I talked to you mother and I think we all gonna come up there and visit you this weekend, especially since your birthday coming up. I had planned on buying you some new kicks and a cap and maybe even a chain if I had enough. Wish I could cop you a nickel bag. The lawyer said family only, but Black said we could lie about it. He said that when his cousin was moved upstate from Riker's, the whole school came to see him and his cousin's moms just kept on telling the guards, "My man kept me real busy." I thought that shit was funny. So, we gonna be there on Sunday. I think that only four or five people can go. I know your mother said she going, and she gonna bring Trevon because he 13 and old enough. But she said she didn't want to bring Tyler. She said he was too young, that she didn't want him to see his big bro like that. I think he would love to see his big bro no matter what, but I guess that's her son so she gotta right to do what she want.

I know your problems are bigger than mine right now, but Antonio I just have to say I'm so sick of hearing my mommy's and stepdaddy's mouths I don't know what to do. All they talk about is this shit that happened and how they told me to stay away from you. I wish I could tell them to go to hell, but I can't. I wouldn't have nowhere else to go. I don't want to do like Drew did when Mommy got with Roy, move to Grandma's house in the Bronx. It's too far from school and my friends and you. I'm a Harlem Chick 4 Life!!!!!! That's why I'll be glad when all this shit is over and you get out because I think that we should get our own place. I think that we should just go and apply for one of those nice, new buildings that they fixing up finally around here, and we can stay in one of them. I went past one the other day, on 123rd and 8th. It's going to be called "Frederick Douglass Gardens" when it's finished. Wouldn't that be nice baby, to live in something called Frederick Douglass? At least I know that Frederick Douglass was black and he tried to free the slaves, I think. He was somebody who was brave and didn't take no shit and stood up for his rights. Right now, it's nothing but a big hole in the ground and a bunch of bricks and dust and wood and stuff. But they got a big billboard picture of what the building gonna look like and it's nice. It looked like a bunch of connected houses, with two and three stories. Not like the brownstones all stuck together or the pj's, but like real houses with a balcony and white paint and a nice little window on the front door. It was this nice Dominican man outside working on the building. He said he was the supervisor for the construction, so I figured he would know about moving in. So I asked him how you could move in. He told me they're condos and you had to buy them. I told him I wanted to try and he said that it was really hard because there was something like forty thousand applications for twenty houses. I told him I didn't think that there was even forty thousand people in Harlem, but I guess there are. Then he said that some of the applications was from people overseas and I wondered why somebody would want to move from overseas to Harlem, but I didn't ask him. I was running late for my hair appointment on 110 and Columbus. But he told me to call the phone number that was on the sign. That there was a lottery for people from the community, which I guess meant us. He was real nice. I gave the number to Mommy when I got home but she was too tired from work to call.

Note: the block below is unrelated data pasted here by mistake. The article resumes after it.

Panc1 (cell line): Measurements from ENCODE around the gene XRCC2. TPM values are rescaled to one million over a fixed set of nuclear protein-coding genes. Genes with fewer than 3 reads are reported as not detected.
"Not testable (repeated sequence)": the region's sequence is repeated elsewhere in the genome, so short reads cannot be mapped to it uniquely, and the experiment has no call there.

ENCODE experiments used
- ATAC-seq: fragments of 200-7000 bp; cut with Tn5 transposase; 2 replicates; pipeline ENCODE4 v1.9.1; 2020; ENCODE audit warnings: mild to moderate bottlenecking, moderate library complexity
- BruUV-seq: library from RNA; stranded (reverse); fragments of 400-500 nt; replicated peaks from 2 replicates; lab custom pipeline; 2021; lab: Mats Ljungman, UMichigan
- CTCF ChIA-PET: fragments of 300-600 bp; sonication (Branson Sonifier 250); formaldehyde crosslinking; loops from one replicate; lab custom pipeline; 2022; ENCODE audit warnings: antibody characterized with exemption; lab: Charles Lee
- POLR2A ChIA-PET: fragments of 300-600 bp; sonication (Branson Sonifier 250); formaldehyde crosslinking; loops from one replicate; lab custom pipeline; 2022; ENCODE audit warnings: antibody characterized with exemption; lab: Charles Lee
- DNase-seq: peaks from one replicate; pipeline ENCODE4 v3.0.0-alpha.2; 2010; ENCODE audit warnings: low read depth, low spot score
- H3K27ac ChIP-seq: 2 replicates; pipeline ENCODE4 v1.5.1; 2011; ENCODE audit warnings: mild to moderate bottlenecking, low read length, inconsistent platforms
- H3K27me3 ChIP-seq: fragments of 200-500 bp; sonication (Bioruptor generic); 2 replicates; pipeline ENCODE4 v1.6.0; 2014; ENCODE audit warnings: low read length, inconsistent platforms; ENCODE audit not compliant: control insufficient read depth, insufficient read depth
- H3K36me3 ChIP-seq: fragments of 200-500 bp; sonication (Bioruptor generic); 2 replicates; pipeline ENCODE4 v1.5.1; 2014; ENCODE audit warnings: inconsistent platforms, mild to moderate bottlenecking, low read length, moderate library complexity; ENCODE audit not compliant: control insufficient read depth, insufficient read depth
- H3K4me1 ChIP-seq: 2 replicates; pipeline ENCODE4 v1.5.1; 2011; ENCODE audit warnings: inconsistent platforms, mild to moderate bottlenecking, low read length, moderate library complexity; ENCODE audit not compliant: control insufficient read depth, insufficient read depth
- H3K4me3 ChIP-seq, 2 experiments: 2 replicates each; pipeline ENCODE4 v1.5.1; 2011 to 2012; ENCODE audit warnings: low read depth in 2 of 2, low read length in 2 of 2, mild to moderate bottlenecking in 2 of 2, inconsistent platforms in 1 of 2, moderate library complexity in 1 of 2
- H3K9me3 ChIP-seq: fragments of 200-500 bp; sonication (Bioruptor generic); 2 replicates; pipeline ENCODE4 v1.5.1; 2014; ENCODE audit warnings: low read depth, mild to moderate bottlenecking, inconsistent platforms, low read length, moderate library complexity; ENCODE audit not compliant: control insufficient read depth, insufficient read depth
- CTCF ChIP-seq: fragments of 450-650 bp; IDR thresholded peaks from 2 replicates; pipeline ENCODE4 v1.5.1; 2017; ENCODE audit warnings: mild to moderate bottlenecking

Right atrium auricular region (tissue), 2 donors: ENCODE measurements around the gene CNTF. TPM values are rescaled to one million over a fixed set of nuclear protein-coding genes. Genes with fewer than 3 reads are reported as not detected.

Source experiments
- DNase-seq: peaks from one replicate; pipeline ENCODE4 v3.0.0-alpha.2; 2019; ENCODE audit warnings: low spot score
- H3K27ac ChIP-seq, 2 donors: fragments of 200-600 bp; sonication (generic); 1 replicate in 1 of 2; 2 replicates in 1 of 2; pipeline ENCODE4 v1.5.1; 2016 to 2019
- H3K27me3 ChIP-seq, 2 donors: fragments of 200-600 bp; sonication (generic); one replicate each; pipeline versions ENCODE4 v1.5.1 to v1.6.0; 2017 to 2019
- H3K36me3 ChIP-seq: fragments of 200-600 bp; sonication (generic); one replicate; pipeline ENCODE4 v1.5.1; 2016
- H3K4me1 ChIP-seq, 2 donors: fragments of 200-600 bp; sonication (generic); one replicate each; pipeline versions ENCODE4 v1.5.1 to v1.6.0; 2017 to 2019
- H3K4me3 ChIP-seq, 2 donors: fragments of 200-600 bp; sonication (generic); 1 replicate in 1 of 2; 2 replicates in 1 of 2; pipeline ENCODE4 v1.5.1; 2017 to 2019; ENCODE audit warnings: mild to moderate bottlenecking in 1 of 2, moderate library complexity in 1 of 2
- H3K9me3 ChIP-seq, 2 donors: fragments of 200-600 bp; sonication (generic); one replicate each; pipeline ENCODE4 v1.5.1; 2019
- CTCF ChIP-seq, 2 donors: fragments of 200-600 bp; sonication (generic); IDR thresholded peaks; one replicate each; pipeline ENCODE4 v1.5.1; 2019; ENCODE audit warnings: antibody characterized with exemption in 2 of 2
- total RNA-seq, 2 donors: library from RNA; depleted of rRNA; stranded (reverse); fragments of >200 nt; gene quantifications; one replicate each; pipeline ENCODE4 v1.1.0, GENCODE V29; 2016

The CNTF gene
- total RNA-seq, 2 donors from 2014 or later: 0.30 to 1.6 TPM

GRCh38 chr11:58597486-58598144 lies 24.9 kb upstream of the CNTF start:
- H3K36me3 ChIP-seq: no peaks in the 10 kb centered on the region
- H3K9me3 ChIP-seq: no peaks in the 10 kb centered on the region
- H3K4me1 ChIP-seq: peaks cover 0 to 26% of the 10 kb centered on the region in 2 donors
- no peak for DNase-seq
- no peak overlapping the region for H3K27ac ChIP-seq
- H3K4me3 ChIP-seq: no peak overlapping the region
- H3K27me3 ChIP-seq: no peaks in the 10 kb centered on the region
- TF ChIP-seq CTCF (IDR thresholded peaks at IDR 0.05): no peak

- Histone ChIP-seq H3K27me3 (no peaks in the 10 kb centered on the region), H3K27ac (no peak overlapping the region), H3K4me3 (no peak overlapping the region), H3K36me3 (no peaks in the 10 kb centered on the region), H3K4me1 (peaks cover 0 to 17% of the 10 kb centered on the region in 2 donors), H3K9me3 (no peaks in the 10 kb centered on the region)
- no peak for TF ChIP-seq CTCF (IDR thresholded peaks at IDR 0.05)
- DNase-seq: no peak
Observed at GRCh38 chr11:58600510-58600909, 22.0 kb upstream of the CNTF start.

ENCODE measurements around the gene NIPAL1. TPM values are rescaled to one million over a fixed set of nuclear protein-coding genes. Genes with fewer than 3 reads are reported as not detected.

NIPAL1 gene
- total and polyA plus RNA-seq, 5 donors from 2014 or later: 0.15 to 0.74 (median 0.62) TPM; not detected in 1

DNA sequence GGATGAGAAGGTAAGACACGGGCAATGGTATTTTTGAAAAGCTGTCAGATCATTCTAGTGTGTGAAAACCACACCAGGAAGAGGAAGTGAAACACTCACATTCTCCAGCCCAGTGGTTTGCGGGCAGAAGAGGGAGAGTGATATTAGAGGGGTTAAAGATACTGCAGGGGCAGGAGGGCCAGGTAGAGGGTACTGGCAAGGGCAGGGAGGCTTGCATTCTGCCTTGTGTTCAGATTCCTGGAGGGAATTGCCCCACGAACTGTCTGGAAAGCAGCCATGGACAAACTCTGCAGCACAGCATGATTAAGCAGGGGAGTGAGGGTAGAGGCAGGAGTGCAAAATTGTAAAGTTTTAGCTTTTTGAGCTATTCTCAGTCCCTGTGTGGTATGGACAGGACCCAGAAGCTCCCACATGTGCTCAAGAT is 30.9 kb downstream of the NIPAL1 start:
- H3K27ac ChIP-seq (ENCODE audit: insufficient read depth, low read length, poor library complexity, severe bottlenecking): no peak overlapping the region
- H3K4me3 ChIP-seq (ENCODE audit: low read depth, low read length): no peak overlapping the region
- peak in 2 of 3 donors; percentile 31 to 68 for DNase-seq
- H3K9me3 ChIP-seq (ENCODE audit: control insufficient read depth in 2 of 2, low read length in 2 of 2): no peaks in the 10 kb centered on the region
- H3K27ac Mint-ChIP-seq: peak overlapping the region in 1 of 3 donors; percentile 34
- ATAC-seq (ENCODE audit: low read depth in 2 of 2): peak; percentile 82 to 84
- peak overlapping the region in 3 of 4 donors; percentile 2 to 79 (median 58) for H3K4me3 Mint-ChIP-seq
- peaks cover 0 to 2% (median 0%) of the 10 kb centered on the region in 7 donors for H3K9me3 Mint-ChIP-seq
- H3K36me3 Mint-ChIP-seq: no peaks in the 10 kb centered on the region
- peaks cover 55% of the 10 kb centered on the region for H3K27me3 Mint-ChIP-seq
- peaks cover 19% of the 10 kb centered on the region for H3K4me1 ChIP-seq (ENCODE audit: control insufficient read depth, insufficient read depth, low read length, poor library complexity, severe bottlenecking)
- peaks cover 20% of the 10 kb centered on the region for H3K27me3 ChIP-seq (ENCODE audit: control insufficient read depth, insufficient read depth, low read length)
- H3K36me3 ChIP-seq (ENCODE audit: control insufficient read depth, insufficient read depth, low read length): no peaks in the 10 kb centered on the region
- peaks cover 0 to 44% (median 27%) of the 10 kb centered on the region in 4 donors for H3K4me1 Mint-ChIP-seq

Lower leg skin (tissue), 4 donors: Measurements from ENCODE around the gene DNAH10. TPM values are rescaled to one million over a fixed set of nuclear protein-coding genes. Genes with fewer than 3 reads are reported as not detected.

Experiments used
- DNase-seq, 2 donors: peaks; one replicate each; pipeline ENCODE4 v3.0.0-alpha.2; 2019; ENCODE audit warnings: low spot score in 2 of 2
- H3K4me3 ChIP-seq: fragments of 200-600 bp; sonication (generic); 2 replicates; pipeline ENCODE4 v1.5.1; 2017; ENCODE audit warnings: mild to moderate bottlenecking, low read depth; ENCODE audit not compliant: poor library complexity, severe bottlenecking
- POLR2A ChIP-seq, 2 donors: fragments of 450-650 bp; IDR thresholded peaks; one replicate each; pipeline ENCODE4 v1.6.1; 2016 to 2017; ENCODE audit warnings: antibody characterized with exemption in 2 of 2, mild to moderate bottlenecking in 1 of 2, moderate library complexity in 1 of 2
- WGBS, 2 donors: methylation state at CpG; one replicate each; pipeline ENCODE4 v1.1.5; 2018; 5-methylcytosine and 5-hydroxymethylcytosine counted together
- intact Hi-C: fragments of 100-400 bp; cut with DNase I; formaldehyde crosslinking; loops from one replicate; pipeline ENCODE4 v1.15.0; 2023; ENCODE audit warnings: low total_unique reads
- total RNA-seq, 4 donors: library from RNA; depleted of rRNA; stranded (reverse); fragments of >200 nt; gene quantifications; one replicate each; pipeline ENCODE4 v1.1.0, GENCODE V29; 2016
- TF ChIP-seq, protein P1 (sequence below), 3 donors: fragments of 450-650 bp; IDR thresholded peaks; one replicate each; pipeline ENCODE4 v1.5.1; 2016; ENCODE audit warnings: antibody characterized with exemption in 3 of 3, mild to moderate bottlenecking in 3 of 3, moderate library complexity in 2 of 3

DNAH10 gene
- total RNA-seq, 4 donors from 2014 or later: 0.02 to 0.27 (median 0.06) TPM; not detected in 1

(Continues...)

Excerpted from Upstate by Kalisha Buckhanon. Copyright © 2005 Kalisha Buckhanon. Excerpted by permission of St. Martin's Press.
All rights reserved. No part of this excerpt may be reproduced or reprinted without permission in writing from the publisher.
Excerpts are provided by Dial-A-Book Inc. solely for the personal use of visitors to this web site.

Meet the Author

Kalisha Buckhanon was born in Kankakee, Illinois in 1977. She has been the recipient of awards and fellowships from the NAACP, Andrew Mellon Fund, Illinois Arts Council, Illinois Young Authors Commission, Mary Roberts Rhinehart Fund and the Chicago Black Writer's Conference. Her work has appeared in such publications as Michigan Quarterly Review and Warpland: A Journal of Black Literature and Ideas. She holds an M.F.A. in Creative Writing from New School University and a B.A. in English Language and Literature from the University of Chicago. She has taught literacy and writing to children on Chicago's South Side, in Harlem, Brooklyn and the Bronx. Upstate is her first novel.


Kalisha Buckhanon’s first novel, Upstate, won an American Library Association Alex Award and was nominated for the Hurston/Wright Foundation Legacy Award in Debut Fiction. Terry McMillan selected her to receive the first Terry McMillan Young Author Award in 2006. A recipient of a 2001 Illinois Arts Council Artist Fellowship and an Andrew Mellon Fellow, Buckhanon frequently teaches writing and speaks throughout the country. She has a M.F.A. in creative writing from New School University in New York City, and both a B.A. and a M.A. in English language and literature from the University of Chicago. She was born in 1977 in Kankakee, Illinois.

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Upstate 4.7 out of 5 based on 0 ratings. 41 reviews.
Guest More than 1 year ago